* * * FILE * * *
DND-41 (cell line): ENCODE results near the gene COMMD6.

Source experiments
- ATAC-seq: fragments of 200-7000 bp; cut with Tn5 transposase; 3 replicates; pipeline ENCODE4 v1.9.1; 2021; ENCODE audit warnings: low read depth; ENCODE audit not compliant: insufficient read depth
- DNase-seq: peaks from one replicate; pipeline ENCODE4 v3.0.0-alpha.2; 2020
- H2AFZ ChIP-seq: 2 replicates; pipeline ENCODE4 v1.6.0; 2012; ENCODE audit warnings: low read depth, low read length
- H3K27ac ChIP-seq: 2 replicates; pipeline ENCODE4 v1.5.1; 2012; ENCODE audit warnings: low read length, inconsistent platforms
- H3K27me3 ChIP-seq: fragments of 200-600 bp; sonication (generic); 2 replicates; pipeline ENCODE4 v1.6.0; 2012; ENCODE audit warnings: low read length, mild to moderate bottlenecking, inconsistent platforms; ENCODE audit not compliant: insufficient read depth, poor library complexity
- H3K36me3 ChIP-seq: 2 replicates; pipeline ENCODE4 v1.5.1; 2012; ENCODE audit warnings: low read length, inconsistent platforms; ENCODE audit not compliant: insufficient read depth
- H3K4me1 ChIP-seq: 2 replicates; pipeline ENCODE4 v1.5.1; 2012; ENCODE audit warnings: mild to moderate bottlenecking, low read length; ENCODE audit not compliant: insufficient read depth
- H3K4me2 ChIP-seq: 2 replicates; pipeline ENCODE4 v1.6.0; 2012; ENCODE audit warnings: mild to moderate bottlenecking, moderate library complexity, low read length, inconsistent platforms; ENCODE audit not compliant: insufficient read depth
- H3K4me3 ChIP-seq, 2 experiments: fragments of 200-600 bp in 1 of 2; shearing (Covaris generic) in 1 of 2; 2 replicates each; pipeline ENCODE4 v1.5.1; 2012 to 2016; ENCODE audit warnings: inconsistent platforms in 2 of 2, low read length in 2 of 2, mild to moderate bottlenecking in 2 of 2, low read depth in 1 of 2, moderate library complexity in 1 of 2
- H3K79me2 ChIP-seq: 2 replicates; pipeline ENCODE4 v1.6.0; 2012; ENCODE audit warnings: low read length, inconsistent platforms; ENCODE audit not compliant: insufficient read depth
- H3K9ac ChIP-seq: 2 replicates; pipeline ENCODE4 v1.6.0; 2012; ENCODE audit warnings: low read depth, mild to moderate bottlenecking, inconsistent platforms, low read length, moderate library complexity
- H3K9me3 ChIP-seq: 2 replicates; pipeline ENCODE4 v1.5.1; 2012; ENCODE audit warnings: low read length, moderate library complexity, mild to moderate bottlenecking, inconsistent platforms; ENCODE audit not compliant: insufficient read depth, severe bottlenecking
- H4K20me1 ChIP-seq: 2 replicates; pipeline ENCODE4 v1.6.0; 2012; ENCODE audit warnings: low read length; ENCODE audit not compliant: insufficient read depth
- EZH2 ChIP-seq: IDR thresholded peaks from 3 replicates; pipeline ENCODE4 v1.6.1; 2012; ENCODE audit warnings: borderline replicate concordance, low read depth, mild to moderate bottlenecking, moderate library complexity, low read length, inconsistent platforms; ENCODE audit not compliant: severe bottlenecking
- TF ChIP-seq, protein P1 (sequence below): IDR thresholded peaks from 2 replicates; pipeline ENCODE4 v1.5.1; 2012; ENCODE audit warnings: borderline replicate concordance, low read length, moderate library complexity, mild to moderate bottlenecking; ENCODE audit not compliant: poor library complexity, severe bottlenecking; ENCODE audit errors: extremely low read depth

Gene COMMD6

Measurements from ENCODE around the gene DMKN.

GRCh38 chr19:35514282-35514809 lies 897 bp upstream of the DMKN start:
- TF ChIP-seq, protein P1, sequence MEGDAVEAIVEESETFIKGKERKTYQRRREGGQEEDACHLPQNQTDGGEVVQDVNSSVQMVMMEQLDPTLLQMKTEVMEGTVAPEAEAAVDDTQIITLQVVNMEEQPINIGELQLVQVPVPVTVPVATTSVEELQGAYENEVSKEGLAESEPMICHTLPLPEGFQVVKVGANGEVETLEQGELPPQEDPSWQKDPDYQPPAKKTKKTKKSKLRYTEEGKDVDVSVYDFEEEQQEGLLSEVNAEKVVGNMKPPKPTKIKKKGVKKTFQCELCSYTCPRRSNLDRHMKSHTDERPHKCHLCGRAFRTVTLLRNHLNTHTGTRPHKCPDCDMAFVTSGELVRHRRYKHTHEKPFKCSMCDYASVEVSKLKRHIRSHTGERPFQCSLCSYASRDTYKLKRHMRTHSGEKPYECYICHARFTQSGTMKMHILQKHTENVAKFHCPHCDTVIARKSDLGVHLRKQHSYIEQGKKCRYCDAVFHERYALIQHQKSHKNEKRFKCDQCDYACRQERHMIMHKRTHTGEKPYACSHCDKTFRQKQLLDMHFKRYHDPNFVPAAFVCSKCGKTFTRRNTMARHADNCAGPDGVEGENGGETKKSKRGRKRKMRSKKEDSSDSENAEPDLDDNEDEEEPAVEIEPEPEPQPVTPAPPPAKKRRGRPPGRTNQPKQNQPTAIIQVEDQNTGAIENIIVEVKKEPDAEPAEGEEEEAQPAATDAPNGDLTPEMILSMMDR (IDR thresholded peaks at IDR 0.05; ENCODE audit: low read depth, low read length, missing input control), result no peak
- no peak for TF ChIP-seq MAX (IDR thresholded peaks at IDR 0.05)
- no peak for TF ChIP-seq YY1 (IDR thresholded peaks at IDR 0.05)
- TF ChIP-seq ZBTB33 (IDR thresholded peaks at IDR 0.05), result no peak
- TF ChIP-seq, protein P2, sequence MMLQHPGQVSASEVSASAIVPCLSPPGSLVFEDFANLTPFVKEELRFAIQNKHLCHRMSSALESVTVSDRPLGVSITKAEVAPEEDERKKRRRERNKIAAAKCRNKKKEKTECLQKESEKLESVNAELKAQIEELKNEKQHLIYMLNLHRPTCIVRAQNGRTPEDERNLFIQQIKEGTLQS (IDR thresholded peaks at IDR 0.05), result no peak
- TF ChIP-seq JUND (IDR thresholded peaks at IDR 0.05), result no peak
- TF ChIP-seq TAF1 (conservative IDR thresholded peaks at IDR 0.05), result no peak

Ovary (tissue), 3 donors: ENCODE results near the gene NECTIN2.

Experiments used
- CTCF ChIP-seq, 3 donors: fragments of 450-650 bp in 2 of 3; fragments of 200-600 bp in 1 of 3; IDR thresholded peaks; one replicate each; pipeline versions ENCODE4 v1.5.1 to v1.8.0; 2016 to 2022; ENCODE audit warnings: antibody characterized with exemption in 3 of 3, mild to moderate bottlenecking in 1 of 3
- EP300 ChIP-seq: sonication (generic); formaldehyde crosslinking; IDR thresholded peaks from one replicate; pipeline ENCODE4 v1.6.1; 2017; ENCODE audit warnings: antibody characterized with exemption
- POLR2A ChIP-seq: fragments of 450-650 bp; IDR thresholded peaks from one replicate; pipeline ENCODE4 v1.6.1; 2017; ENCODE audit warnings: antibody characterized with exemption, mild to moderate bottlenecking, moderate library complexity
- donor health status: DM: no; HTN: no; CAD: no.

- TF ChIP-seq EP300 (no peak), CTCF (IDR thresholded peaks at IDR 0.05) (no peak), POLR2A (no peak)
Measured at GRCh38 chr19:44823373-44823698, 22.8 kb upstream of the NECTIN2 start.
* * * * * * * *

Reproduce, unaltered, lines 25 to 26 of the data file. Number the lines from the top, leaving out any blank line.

- TF ChIP-seq, protein P2, sequence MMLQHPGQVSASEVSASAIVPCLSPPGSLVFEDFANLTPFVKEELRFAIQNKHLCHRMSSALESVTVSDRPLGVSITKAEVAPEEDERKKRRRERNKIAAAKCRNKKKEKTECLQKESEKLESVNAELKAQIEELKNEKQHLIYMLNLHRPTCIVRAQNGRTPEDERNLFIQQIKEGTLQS (IDR thresholded peaks at IDR 0.05), result no peak
- TF ChIP-seq JUND (IDR thresholded peaks at IDR 0.05), result no peak